Immunoglobulin A (IgA) Blood Test, Quantitative
The Immunoglobulin A (IgA) Blood Test, Quantitative, measures the total IgA levels in the blood.
What is the purpose of this test?
Order this Immunoglobulin A (IgA) Blood Test, Quantitative, to measure the blood's immunoglobulin A (IgA) levels to assess the immune system status and detect or monitor a deficiency or excess. Immunoglobulins, commonly known as antibodies, are vital to the body's immune system. These immunoglobulins are proteins produced by plasma cells in the immune system as a response to harmful antigens (bacteria or viruses) that cause infections or illnesses.
When an individual becomes infected or exposed to an antigen, their immune system recognizes the microorganism or substance as foreign. As a result, it stimulates the plasma cells to produce specific immunoglobulins (antibodies) that combat the invaders. Suppose the individual is exposed to the antigen again. In that case, the immune system "recognizes" the antigen encountered, which allows for the immediate production of more antibodies to help stop re-infection.
What does this test measure?
This Immunoglobulin Blood Test screens one of the most common immunoglobulins, IgA. This immunoglobulin type represents a specific group of antibodies with a unique function. This test screens for the following immunoglobulin:
- Immunoglobulin A (IgA) – IgA is found primarily in the walls of the respiratory and digestive tract and in saliva, tears, and breast milk. IgA's primary function is to protect against infection in mucosal areas of the body, such as the sinus, lungs, stomach, and intestines. There are two IgA subtypes: IgA1 and IgA2.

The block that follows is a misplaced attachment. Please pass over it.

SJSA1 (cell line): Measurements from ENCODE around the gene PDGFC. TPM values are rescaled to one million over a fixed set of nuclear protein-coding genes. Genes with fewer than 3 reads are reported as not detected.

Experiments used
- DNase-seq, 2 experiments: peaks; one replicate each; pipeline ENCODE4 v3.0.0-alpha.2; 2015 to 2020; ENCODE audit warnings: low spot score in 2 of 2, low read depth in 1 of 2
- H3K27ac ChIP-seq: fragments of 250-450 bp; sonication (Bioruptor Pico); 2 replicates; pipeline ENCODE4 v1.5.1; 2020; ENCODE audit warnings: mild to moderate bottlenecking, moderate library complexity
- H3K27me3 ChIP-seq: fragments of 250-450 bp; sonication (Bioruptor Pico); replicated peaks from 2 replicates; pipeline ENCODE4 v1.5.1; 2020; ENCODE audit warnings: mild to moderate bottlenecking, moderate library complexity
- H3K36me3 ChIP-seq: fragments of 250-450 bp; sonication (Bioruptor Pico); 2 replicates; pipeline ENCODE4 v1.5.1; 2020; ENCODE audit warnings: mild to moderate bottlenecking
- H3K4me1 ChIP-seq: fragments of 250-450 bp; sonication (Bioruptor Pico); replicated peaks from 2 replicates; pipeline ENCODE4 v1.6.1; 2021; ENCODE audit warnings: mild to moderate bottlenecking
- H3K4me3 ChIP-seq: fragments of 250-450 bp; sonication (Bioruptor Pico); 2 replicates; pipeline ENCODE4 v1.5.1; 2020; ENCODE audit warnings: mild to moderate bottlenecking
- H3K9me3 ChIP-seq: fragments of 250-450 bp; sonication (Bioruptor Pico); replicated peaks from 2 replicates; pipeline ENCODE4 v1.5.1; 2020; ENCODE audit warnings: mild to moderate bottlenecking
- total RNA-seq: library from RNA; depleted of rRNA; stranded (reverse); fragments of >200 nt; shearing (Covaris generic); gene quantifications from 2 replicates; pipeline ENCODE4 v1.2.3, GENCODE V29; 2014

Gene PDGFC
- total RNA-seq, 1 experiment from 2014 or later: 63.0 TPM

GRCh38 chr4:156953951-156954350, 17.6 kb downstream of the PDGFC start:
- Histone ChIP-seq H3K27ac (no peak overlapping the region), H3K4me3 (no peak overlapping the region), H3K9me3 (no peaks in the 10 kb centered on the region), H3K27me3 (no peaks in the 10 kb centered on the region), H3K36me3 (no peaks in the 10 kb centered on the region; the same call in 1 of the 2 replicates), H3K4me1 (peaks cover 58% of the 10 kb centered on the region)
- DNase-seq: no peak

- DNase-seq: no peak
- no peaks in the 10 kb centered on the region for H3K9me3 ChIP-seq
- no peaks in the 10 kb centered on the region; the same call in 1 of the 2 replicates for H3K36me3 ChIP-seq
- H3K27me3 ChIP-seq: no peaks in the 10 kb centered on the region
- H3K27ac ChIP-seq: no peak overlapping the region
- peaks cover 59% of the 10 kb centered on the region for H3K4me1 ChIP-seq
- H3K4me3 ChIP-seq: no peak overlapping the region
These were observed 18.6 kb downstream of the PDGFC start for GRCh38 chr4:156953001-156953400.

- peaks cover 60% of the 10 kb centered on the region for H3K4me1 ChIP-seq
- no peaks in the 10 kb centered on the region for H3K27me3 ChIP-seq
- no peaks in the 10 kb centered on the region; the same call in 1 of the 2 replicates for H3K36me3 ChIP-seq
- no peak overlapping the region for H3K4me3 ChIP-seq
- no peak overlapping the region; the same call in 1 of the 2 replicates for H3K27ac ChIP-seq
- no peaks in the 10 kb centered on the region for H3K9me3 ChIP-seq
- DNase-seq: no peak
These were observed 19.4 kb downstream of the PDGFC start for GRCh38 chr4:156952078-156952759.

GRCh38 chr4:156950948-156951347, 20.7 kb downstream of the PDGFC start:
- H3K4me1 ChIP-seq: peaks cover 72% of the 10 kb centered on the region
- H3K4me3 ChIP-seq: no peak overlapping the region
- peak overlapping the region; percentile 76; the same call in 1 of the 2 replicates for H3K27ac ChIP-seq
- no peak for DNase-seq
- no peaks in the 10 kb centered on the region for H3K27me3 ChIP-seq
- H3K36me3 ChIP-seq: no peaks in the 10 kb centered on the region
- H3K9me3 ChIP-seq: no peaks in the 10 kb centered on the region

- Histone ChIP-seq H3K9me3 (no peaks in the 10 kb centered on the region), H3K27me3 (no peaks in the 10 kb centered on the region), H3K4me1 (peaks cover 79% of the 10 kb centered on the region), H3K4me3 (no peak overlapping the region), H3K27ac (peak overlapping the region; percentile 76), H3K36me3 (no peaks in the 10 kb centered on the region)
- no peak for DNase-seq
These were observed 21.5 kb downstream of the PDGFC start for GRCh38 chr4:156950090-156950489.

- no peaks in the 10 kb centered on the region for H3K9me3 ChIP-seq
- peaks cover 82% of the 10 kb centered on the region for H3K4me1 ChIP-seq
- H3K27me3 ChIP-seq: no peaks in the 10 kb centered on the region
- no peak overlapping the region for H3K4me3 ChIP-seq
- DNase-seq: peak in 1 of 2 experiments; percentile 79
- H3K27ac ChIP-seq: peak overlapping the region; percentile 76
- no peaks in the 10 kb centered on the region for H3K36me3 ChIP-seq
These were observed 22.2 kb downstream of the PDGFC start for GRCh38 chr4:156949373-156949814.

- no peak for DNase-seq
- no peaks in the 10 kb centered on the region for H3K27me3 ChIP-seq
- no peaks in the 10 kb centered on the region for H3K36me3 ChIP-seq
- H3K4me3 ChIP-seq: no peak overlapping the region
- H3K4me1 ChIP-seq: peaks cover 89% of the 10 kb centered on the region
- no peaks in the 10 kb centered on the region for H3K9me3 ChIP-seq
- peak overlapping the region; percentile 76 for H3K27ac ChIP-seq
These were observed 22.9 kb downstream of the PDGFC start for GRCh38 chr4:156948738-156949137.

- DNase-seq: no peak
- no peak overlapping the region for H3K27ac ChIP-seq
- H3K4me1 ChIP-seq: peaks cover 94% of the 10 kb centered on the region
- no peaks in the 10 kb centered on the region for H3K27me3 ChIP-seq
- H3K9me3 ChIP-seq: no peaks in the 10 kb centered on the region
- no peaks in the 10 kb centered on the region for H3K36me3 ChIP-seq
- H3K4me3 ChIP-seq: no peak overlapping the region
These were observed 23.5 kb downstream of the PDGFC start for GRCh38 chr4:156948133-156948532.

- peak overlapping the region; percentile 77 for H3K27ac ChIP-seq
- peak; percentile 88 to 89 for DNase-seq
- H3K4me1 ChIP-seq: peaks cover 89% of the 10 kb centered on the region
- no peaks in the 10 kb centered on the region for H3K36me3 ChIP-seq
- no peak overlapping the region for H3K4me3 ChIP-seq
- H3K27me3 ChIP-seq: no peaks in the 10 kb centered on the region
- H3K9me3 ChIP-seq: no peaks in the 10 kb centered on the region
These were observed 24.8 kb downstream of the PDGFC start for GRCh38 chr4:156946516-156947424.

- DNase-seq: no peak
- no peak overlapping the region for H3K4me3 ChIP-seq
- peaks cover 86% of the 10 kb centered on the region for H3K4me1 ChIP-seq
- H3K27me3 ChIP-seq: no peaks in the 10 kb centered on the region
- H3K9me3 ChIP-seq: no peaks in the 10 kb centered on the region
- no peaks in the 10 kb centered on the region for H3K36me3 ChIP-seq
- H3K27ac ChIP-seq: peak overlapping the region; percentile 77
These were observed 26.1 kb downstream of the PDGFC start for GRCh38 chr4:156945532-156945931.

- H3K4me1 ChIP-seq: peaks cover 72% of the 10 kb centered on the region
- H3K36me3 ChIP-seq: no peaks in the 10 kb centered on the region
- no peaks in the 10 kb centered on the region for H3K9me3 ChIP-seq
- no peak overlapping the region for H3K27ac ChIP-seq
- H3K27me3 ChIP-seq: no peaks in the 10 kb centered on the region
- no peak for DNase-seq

What causes an immunoglobulin A deficiency or excess?
Individuals may acquire an immunoglobulins deficiency through an underlying condition, usage of certain medications, or other contributing factors that prevent immunoglobulin production. In addition, a deficiency may be inherited through a rare genetic disorder. The following conditions are associated with an immunoglobulins deficiency:
- Kidney disease
- Nephrotic syndrome
- Usage of immunosuppressant drugs, phenytoin, and carbamazepine
- Short-term developmental delay in premature infants
- Gastrointestinal issues that affect digestion or absorption of proteins
However, an individual may also experience excessive IgA levels (monoclonal increase) due to several conditions. The following conditions are related to excessive IgA levels:
- Acute or chronic infections
- Autoimmune disorders
- Inflammatory disorders
- Hyperimmunization reactions
- Wiskott-Aldrich syndrome
- Congenital infection (syphilis, toxoplasmosis, rubella, CMV)
- Multiple myeloma
- Chronic lymphocytic leukemia (CLL)
- MGUS (monoclonal gammopathy of undetermined significance)
- Waldenstrom's macroglobulinemia
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